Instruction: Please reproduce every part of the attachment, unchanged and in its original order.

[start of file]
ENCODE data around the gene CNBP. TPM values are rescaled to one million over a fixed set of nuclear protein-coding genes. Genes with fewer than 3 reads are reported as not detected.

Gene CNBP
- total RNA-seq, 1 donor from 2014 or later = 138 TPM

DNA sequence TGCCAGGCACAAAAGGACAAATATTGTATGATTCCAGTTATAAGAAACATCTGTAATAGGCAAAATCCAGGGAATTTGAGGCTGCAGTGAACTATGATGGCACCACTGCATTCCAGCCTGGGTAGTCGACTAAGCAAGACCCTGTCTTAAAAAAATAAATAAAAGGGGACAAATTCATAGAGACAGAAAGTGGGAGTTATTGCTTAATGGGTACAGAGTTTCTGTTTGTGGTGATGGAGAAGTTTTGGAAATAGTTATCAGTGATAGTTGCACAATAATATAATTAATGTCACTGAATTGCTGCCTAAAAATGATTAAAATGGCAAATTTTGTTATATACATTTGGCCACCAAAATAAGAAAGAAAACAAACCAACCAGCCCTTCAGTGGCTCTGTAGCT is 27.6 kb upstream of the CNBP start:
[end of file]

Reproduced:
ENCODE data around the gene CNBP. TPM values are rescaled to one million over a fixed set of nuclear protein-coding genes. Genes with fewer than 3 reads are reported as not detected.

Gene CNBP
- total RNA-seq, 1 donor from 2014 or later = 138 TPM

DNA sequence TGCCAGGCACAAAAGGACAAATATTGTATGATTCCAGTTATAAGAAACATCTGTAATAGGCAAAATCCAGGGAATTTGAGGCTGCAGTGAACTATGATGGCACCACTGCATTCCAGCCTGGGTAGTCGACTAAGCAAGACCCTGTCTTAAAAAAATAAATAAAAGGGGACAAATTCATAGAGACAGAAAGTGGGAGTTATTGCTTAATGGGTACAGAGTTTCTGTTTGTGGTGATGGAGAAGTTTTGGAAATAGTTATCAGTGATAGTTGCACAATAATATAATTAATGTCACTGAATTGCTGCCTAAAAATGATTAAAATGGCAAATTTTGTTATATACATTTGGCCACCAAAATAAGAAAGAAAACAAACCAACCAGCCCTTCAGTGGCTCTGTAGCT is 27.6 kb upstream of the CNBP start: